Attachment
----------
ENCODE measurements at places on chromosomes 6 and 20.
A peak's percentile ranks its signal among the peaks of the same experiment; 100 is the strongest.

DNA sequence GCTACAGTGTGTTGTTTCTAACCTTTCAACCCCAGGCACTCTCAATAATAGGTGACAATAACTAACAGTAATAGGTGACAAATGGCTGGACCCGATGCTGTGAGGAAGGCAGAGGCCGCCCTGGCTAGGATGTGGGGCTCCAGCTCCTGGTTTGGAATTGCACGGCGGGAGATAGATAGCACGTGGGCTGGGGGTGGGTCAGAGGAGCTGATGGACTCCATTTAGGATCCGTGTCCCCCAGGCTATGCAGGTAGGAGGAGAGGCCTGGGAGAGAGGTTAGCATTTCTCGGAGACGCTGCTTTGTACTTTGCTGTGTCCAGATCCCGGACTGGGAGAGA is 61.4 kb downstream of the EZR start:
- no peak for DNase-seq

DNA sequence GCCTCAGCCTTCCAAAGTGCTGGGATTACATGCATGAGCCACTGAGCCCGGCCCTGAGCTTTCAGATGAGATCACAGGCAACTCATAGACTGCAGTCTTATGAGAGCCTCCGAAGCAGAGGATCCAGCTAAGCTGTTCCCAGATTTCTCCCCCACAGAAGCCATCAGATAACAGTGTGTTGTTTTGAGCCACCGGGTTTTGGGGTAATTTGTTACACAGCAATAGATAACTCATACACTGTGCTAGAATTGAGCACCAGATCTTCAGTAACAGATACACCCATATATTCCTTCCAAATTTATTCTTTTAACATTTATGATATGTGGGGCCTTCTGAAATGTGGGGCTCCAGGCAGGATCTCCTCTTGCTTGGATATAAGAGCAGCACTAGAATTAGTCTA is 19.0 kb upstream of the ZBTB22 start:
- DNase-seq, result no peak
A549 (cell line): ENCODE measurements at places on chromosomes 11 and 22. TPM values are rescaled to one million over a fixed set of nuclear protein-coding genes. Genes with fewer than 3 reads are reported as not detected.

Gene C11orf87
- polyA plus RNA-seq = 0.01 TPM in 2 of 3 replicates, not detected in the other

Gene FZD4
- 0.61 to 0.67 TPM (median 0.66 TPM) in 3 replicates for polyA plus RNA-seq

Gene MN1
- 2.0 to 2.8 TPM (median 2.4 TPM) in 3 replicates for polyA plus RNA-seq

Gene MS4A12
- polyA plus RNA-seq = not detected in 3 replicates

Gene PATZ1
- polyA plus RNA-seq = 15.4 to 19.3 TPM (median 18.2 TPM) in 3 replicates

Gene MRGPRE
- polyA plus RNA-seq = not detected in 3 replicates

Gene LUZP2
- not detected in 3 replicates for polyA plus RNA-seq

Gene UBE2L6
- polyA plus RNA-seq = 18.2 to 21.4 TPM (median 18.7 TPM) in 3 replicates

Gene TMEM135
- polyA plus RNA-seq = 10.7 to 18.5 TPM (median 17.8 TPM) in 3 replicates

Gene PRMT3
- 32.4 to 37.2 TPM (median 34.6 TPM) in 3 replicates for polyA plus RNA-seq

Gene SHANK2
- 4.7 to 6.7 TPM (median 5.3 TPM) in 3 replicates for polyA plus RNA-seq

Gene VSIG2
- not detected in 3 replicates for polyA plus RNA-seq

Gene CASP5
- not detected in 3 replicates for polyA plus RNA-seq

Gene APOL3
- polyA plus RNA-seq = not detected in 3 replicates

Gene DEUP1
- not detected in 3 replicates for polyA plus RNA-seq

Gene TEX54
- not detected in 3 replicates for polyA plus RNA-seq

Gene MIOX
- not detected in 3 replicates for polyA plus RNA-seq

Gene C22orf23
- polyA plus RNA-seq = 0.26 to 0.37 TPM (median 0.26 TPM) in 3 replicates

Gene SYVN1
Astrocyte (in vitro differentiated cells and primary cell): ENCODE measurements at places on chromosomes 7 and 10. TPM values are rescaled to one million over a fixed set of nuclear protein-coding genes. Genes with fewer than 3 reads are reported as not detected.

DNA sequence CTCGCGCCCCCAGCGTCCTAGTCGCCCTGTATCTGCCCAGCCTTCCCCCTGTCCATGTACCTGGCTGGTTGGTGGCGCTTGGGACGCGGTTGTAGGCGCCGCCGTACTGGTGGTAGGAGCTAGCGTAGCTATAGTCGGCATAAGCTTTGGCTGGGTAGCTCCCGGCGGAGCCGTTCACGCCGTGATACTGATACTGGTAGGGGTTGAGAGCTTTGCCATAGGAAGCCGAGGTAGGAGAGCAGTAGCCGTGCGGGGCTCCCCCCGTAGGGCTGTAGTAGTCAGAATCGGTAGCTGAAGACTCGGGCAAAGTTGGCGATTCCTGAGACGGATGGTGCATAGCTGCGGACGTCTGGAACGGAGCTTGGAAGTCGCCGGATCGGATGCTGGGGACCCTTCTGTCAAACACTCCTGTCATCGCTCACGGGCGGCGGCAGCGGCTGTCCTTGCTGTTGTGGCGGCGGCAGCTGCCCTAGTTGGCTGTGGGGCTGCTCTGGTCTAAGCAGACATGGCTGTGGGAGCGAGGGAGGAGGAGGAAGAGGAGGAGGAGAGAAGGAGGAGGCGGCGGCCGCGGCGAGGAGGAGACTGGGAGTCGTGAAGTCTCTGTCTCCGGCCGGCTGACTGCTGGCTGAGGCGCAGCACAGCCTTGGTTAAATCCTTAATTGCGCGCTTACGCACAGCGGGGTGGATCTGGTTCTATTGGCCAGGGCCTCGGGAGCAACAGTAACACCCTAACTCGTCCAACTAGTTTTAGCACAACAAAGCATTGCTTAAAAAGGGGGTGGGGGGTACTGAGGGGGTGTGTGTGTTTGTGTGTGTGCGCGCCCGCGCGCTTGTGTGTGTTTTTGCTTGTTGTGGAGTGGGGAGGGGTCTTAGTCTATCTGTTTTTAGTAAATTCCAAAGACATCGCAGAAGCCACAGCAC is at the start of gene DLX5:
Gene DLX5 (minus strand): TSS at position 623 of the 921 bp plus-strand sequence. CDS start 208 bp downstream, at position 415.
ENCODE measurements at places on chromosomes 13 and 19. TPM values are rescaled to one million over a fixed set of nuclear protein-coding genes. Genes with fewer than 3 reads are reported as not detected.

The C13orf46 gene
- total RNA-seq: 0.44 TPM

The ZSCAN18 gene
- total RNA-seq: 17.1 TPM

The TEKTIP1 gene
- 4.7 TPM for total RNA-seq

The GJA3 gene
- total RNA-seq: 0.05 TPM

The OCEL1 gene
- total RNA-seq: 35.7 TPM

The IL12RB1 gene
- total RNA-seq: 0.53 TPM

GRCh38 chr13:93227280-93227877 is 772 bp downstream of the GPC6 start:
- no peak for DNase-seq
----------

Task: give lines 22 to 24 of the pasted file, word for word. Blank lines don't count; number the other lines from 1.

Gene UBE2L6
- polyA plus RNA-seq = 18.2 to 21.4 TPM (median 18.7 TPM) in 3 replicates

Gene TMEM135